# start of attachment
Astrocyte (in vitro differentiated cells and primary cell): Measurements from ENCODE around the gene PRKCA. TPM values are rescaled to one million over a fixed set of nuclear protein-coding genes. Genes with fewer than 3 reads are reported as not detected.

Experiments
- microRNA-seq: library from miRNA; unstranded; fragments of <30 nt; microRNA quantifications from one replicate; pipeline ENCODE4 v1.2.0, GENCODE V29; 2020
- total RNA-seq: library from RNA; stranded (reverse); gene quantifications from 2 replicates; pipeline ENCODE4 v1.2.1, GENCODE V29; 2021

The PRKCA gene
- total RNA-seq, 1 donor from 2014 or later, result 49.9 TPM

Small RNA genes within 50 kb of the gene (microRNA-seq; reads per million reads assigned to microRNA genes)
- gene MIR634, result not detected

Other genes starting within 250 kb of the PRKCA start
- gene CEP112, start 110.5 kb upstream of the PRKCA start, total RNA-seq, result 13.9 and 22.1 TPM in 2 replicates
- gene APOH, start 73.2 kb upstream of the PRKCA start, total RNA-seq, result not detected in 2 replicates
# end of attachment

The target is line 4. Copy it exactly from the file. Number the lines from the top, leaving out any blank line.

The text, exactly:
- total RNA-seq: library from RNA; stranded (reverse); gene quantifications from 2 replicates; pipeline ENCODE4 v1.2.1, GENCODE V29; 2021